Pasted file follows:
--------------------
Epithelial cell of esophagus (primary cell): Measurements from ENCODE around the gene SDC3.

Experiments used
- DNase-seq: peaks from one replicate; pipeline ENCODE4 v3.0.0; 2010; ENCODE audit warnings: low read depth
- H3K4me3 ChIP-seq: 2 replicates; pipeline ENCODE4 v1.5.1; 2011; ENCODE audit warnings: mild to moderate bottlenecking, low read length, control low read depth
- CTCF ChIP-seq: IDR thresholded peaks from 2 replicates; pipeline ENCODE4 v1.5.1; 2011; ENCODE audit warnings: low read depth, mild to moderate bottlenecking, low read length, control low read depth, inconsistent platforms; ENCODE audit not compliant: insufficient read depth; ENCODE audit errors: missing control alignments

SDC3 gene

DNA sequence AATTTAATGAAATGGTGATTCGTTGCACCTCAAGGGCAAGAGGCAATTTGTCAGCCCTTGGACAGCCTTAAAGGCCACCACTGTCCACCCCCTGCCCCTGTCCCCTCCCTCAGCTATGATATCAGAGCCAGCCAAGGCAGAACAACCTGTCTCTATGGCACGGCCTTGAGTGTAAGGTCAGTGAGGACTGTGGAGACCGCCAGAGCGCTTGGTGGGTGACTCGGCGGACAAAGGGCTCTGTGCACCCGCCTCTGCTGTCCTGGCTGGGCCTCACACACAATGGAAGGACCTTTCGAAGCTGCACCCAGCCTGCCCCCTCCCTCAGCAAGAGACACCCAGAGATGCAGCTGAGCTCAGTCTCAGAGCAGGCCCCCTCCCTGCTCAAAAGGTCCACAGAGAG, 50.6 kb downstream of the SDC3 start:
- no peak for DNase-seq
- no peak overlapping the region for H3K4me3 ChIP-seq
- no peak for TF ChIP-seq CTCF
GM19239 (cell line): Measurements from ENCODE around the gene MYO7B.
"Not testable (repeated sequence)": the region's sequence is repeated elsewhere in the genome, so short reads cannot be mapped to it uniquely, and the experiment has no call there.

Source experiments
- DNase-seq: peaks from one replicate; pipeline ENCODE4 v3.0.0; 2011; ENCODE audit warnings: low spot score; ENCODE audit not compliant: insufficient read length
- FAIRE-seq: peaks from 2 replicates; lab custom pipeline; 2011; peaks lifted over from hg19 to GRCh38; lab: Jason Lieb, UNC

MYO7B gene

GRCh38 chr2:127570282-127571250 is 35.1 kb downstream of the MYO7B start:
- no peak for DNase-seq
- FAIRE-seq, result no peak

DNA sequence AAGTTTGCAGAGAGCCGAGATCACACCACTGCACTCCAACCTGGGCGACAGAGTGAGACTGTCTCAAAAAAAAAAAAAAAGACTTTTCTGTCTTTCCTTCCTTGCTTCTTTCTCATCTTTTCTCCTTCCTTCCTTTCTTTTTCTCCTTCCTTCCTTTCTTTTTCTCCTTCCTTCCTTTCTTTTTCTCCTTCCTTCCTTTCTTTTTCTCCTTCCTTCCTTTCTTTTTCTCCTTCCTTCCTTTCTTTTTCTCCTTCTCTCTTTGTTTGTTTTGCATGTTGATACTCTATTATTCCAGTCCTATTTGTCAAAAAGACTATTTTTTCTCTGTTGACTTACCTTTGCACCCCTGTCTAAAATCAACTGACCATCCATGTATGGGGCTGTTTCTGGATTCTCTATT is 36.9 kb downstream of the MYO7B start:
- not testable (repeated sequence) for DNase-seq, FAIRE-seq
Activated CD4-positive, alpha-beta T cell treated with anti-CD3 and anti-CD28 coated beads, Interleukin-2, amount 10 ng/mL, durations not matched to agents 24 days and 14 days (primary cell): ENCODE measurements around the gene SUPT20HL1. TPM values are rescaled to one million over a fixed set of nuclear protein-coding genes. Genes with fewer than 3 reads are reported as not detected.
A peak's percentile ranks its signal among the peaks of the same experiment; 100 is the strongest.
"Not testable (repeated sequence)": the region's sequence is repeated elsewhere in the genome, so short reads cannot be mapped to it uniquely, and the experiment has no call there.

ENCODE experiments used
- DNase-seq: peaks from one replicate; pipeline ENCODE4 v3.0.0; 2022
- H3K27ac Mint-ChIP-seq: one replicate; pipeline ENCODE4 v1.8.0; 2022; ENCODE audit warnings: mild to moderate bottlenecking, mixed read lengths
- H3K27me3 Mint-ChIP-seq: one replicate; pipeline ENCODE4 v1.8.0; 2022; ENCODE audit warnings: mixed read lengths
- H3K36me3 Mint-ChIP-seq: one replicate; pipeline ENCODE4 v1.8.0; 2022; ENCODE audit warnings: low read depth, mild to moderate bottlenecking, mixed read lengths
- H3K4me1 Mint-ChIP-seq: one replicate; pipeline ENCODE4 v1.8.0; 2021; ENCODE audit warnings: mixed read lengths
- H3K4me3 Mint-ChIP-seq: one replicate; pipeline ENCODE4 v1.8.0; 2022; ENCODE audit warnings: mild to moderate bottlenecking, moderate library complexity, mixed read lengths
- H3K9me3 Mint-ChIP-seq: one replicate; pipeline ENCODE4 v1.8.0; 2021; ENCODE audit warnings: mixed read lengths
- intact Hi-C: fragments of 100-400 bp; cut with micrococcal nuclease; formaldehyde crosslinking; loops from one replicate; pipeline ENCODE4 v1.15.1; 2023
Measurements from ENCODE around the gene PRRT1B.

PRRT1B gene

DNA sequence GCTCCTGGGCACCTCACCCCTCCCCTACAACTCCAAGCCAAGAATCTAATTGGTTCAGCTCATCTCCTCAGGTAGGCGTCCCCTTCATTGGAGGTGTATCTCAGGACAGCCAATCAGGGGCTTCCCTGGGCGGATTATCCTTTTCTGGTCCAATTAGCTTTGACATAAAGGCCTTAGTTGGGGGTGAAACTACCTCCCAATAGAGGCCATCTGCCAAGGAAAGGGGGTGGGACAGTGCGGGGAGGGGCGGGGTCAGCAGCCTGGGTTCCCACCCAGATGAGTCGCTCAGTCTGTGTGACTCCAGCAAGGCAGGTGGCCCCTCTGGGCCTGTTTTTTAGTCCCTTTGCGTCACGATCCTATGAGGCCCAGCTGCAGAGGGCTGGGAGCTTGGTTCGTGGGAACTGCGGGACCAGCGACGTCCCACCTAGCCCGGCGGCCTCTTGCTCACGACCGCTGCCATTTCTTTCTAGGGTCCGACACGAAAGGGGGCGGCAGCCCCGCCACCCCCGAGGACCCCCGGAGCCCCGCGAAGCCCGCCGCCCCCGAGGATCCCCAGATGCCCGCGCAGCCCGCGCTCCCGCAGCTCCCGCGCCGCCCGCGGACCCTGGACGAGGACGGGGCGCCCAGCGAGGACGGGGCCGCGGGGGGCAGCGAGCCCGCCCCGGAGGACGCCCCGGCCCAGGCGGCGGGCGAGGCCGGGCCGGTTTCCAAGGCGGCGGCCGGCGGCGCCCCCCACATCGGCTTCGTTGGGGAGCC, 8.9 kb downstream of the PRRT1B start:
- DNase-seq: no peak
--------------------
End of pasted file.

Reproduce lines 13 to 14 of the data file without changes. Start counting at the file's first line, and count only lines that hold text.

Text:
Source experiments
- DNase-seq: peaks from one replicate; pipeline ENCODE4 v3.0.0; 2011; ENCODE audit warnings: low spot score; ENCODE audit not compliant: insufficient read length